Mr Babula was a college lecturer. He became concerned that his predecessor had made remarks to students that had incited racial hatred. When he reported his concerns to the college he was ignored, so he decided that he had no option but to report the matter to the police – he ‘blew the whistle’.
Babula claimed that the college’s treatment of him following this disclosure left him with no alternative but to resign. He brought a claim for unfair (constructive) dismissal contending that the disclosure he made was a protected disclosure under section 43 of the Employment Rights Act 1996.
The tribunal struck out Babula’s claim, stating that it was bound by the Employment Appeal Tribunal’s (EAT) decision in Kraus v Penna, which the tribunal stated was authority for the proposition that a disclosure is not a qualifying disclosure unless a criminal offence, or legal obligation, capable of breach actually existed. The tribunal said the lecturer’s comments were incitement to religious hatred, not racial hatred. There was no such offence at the time, so Babula’s disclosure could not be protected.
As the college’s equal opportunities policy did not refer to religious discrimination, Babula failed to show that the college was likely to fail to comply with a legal obligation. The tribunal said he could not, therefore, have reasonably believed that a criminal offence would be committed or a legal obligation breached so there was no whistleblowing claim.
The EAT dismissed Babula’s appeal, but he appealed to the Court of Appeal.
The Court of Appeal allowed Babula’s appeal, holding that Kraus v Penna was wrong in law and should no longer be followed.
In determining whether a disclosure is a qualifying disclosure, the whistleblower must show that they reasonably believed their disclosure tends to show that a criminal offence is likely to be committed, or legal obligation breached. What is relevant is the whistleblower’s reasonable belief and not whether or not they are right.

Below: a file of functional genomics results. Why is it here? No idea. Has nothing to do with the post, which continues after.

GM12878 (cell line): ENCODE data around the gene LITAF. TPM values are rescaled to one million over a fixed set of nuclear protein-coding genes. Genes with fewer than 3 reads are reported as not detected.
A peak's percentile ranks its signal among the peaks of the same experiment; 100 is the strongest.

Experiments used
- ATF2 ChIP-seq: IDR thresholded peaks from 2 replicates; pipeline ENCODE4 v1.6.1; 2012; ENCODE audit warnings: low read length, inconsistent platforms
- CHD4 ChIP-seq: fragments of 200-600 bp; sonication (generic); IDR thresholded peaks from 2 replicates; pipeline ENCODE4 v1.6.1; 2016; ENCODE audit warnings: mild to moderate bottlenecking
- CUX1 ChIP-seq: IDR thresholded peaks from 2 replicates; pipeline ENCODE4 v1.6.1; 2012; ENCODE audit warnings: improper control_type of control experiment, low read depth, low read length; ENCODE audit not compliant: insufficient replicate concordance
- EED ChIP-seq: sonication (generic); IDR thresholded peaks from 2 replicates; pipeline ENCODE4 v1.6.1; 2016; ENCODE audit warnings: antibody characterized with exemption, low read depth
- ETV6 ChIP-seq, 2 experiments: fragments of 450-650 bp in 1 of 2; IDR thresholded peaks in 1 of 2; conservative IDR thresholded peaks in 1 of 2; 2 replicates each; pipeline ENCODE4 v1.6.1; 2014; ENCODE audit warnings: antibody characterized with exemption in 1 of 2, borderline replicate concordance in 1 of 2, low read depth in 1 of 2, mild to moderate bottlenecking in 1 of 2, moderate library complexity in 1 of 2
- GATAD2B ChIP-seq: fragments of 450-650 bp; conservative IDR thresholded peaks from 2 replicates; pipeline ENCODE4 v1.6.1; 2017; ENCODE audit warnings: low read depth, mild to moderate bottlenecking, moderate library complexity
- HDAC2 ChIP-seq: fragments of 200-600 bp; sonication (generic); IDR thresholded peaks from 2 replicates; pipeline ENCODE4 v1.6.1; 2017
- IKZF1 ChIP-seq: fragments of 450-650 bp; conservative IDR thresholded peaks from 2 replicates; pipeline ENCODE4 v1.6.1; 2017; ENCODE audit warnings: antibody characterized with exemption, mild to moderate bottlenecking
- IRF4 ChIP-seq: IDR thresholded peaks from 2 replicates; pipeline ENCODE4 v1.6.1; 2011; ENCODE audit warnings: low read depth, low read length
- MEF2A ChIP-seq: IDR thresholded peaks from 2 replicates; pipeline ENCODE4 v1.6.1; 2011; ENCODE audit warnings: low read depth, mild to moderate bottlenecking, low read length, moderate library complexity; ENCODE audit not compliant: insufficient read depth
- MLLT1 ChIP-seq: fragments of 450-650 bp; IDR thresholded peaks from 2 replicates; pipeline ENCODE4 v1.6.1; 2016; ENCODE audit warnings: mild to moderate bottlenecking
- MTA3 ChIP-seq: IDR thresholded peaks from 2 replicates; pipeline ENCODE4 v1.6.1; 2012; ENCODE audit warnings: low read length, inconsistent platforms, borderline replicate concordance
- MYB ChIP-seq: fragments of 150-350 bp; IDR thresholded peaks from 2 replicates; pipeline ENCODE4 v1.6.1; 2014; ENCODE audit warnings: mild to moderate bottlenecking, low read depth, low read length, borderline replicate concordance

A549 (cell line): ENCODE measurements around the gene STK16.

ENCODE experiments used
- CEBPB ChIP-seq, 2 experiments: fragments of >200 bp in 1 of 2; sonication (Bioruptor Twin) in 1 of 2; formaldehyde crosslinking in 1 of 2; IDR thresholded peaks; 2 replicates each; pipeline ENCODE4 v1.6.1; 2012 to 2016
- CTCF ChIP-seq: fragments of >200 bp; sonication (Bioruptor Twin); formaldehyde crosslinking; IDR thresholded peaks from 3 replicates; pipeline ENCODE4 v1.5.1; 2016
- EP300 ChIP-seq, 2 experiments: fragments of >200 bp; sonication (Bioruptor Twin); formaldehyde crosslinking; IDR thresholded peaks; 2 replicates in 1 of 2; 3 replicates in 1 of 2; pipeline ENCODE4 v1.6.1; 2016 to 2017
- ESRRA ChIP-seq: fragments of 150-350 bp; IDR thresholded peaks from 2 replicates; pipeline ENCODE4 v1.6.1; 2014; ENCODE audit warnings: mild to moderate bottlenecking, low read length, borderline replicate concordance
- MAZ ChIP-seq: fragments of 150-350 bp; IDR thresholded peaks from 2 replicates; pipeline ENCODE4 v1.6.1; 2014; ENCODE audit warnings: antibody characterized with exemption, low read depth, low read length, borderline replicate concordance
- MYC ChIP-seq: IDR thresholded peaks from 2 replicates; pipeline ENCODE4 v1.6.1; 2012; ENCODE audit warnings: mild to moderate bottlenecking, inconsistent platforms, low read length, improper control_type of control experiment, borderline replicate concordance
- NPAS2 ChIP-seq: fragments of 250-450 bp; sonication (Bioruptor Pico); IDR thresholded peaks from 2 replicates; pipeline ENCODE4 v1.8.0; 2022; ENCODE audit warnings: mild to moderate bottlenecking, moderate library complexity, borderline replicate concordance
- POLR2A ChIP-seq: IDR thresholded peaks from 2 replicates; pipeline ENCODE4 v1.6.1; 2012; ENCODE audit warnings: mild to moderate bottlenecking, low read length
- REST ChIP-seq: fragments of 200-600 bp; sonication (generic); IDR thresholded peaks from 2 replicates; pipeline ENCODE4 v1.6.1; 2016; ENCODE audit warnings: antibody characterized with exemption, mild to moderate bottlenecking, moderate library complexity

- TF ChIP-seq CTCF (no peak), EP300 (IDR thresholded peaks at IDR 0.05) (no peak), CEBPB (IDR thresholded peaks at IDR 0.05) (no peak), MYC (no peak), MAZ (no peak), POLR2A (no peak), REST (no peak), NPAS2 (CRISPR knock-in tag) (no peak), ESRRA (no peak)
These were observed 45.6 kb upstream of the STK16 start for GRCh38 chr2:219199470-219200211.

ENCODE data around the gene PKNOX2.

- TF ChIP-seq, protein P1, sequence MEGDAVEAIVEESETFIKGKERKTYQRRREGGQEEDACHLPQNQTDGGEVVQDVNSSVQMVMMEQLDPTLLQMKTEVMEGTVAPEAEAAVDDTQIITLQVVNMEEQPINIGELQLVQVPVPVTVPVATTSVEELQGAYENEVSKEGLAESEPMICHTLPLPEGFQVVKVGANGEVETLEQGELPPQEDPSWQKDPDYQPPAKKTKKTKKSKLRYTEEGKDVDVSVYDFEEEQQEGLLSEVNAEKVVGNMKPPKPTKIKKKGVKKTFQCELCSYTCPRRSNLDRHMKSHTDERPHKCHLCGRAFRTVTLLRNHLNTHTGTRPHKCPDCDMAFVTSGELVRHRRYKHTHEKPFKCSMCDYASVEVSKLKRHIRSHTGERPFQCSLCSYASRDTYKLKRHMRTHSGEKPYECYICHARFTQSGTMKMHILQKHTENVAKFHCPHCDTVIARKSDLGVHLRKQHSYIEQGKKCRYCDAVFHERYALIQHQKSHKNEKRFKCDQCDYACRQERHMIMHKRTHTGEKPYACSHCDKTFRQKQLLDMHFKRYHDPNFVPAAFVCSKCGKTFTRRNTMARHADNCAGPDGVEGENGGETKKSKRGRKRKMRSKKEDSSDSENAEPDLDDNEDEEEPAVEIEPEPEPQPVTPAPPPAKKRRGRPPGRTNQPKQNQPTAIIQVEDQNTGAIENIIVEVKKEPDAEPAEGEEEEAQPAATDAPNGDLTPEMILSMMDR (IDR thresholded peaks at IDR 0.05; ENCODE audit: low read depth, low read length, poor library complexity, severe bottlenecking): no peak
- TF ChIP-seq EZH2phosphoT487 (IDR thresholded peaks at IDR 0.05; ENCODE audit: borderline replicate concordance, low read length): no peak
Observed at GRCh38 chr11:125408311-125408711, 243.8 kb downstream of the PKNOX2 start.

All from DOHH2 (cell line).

The fact the whistleblower may be wrong is not relevant, provided their belief is reasonable and the disclosure to their employer is made in good faith.
Babula had identified a criminal offence (incitement to racial hatred) and a legal obligation (the college’s equal opportunities policy). The question was whether or not he had a reasonable belief that the criminal offence had been or was going to be committed, or that the legal obligation had been or was likely to be breached. As his belief was reasonable, his disclosure was protected.
This case shows that a whistleblower’s belief may be reasonable even though it turns out to be wrong. Whether or not the whistleblower’s belief is reasonable is a matter for the tribunal to determine.
The purpose of the whistleblowing legislation is to encourage employees to come forward and make disclosures of information that are in the public interest. To expect employees to have detailed legal knowledge sufficient to determine whether in fact an offence is likely to be committed, or legal obligation breached, works against the purpose of the legislation.
By Chris Weaver, associate, and Oliver Brettle, partner, White & Case
This month in Employers’ Law
Find out more about which cases have immediate implications for your practices and policies.
Each month, Employers’ Law magazine outlines the latest legal rulings and what these mean for you. Subscribe online, or call 01444 445566.